City leaders step up to make safety a priority on Roosevelt, here’s how to thank them

Click to read and sign the University Greenways thank you letter

Click to read and sign the University Greenways thank you letter

Neighbors of Roosevelt Way and safe streets advocates were trying to figure out the best strategy to convince city leaders to include bike lane upgrades as part of an upcoming repaving project when something awesome happened: The city announced that they now plan to build protected bike lanes for the entire length of the project, stretching from NE 65th Street to the University Bridge.

This is a smart call, taking advantage of the paving project to build out a key piece of the Bicycle Master Plan at a much lower-than-anticipated cost. It also demonstrates that the city is taking the Bike Plan and the 2007 Complete Streets Ordinance seriously. You can read more about the project in our previous story.

So University Greenways has put together a thank you letter for city leaders, and is asking folks to sign it, noting that “critical safety upgrades to the existing bicycle facility will transform Roosevelt Way NE from one of the most dangerous streets for people biking to one of Seattle’s safest.”

And, of course, you should go to at least one of the city’s upcoming open houses to support the project and give feedback on the plans (they are drop-in sessions, so no need to be there the entire time):

Tuesday, January 20|2 – 3:30 PM: University Heights, 5031 University Way NE

Wednesday, January 21|8 – 9:30 AM: Wayward Coffeehouse, 6417 Roosevelt Way NE

Thursday, January 22 | 5:30 – 7 PM: University Heights, 5031 University Way NE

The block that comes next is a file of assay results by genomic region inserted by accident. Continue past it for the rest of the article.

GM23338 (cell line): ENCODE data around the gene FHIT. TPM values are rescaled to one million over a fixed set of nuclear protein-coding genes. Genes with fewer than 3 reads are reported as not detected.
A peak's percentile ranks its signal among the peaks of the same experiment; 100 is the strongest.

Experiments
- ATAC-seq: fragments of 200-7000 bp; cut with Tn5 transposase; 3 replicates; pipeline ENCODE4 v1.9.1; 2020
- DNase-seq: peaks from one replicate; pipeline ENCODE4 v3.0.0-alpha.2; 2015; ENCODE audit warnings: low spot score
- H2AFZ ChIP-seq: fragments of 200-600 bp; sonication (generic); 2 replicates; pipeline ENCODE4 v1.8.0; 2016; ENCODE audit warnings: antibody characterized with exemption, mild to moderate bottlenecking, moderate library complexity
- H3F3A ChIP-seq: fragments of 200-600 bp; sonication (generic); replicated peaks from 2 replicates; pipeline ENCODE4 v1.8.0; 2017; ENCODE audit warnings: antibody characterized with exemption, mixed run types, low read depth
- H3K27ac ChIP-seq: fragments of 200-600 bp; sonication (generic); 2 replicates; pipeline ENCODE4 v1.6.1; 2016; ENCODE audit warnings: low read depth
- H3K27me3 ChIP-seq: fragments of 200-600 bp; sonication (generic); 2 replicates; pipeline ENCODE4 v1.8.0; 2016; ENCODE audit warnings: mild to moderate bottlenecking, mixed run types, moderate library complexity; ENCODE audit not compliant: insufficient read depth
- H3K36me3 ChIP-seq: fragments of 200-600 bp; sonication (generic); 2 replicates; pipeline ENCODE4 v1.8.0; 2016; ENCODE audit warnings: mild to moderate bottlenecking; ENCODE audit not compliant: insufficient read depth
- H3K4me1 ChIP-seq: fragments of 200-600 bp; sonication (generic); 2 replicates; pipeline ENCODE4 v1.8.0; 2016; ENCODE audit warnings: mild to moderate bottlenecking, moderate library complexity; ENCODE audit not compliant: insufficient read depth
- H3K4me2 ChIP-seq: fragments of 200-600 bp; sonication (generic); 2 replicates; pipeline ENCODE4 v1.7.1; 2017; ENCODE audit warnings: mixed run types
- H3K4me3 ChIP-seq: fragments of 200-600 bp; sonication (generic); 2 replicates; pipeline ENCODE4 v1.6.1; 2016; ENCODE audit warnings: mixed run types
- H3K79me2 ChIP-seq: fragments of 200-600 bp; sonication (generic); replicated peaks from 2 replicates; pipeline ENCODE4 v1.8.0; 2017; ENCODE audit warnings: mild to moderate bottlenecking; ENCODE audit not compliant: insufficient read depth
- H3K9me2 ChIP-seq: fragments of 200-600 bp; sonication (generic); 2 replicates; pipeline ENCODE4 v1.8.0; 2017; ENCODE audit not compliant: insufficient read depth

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7 Responses to City leaders step up to make safety a priority on Roosevelt, here’s how to thank them

  1. The amazing neighbors flying the University Greenways banner have been leading the charge, but we can’t neglect to mention Cascade and Feet First who have been great allies.

    Please do sign the thank you letter and show up in person! We need to show our elected leaders that supporting safe streets is a politically smart thing to do, not a liability.

    Gordon
    Seattle Neighborhood Greenways

  2. Cheif says:

    Why are two out of the three open houses scheduled when the majority of voters are at work? It’s almost as if they don’t want people showing up.

  3. Joseph says:

    Hate to spoil the party, but I wonder how safe this will be? I drove past the not-yet-open section between 45th and the bridge. The separation from moving lanes was impressive, but there’s a worrisome number of crossings for intersections and parking. Since that section is downhill I assume people may tend to ride it fast, which seems to make these crossings a safety issue. And then there’s the insane section at the end that dumps you into the moving traffic lane just as those lanes narrow, go around a slight bend over Campus Pkwy, then cross merging traffic.

    Perhaps this lane will be safer and more comfortable for those who don’t go downhill as fast as I do (20+ mph)? Given the excitement about it, I sure hope so.

    Will having the lane will make it illegal to use the regular traffic lane for riding fast?

    • LWC says:

      Regarding your last question: no, as far as I am aware, in Seattle there is no law preventing cyclists from using general purpose lanes when a separated bicycle-specific lane is present.

      Though in my experience, many drivers seem to believe such a law exists, and often get aggressive and indignant when they see riders using the general travel lane when a bike lane or recreational trail is nearby. I’d guess that about 80% of my distasteful interactions with drivers within the city have come from situations like this (I do this primarily when I’m riding at or near the speed limit and feel that using bike facilities would be less safe than using the general purpose lane).

      • Cheif says:

        +1.. It’s totally legit to ride in the main travel lanes or bike lane depending on your preference and level of comfort. And while people in automobiles might try and “educate” you otherwise, automobile operators are not allowed to invent traffic rules on the fly just because they would rather be the only person on the road.

  4. Kirk says:

    I look forward to the day when SDOT designs safe streets for all mode users without having to be cajoled by local special interest groups.

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